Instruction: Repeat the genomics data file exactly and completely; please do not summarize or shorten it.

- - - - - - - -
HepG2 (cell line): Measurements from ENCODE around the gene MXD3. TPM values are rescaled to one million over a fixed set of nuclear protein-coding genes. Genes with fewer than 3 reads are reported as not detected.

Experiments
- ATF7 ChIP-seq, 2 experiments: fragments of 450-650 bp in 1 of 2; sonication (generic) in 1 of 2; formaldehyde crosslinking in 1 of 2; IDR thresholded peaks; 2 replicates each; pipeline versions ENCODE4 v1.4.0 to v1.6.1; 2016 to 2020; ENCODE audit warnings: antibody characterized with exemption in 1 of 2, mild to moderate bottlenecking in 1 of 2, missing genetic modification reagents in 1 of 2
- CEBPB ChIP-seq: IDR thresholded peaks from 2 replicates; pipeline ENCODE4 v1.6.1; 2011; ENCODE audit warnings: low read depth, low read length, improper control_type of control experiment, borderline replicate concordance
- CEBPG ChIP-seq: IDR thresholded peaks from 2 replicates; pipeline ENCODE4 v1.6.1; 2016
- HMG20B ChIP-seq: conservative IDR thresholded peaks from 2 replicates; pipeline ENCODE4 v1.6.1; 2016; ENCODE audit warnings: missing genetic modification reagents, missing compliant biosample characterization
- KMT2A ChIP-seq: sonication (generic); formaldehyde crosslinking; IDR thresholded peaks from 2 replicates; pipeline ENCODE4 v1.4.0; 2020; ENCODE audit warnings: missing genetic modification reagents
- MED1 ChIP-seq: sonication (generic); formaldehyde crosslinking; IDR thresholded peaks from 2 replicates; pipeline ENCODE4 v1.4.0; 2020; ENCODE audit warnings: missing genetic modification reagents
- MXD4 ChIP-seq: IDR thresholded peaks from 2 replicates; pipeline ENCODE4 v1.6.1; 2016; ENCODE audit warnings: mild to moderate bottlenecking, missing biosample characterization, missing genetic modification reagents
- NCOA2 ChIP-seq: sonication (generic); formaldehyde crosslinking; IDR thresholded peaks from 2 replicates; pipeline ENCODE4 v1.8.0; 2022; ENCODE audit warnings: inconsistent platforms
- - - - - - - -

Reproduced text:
HepG2 (cell line): Measurements from ENCODE around the gene MXD3. TPM values are rescaled to one million over a fixed set of nuclear protein-coding genes. Genes with fewer than 3 reads are reported as not detected.

Experiments
- ATF7 ChIP-seq, 2 experiments: fragments of 450-650 bp in 1 of 2; sonication (generic) in 1 of 2; formaldehyde crosslinking in 1 of 2; IDR thresholded peaks; 2 replicates each; pipeline versions ENCODE4 v1.4.0 to v1.6.1; 2016 to 2020; ENCODE audit warnings: antibody characterized with exemption in 1 of 2, mild to moderate bottlenecking in 1 of 2, missing genetic modification reagents in 1 of 2
- CEBPB ChIP-seq: IDR thresholded peaks from 2 replicates; pipeline ENCODE4 v1.6.1; 2011; ENCODE audit warnings: low read depth, low read length, improper control_type of control experiment, borderline replicate concordance
- CEBPG ChIP-seq: IDR thresholded peaks from 2 replicates; pipeline ENCODE4 v1.6.1; 2016
- HMG20B ChIP-seq: conservative IDR thresholded peaks from 2 replicates; pipeline ENCODE4 v1.6.1; 2016; ENCODE audit warnings: missing genetic modification reagents, missing compliant biosample characterization
- KMT2A ChIP-seq: sonication (generic); formaldehyde crosslinking; IDR thresholded peaks from 2 replicates; pipeline ENCODE4 v1.4.0; 2020; ENCODE audit warnings: missing genetic modification reagents
- MED1 ChIP-seq: sonication (generic); formaldehyde crosslinking; IDR thresholded peaks from 2 replicates; pipeline ENCODE4 v1.4.0; 2020; ENCODE audit warnings: missing genetic modification reagents
- MXD4 ChIP-seq: IDR thresholded peaks from 2 replicates; pipeline ENCODE4 v1.6.1; 2016; ENCODE audit warnings: mild to moderate bottlenecking, missing biosample characterization, missing genetic modification reagents
- NCOA2 ChIP-seq: sonication (generic); formaldehyde crosslinking; IDR thresholded peaks from 2 replicates; pipeline ENCODE4 v1.8.0; 2022; ENCODE audit warnings: inconsistent platforms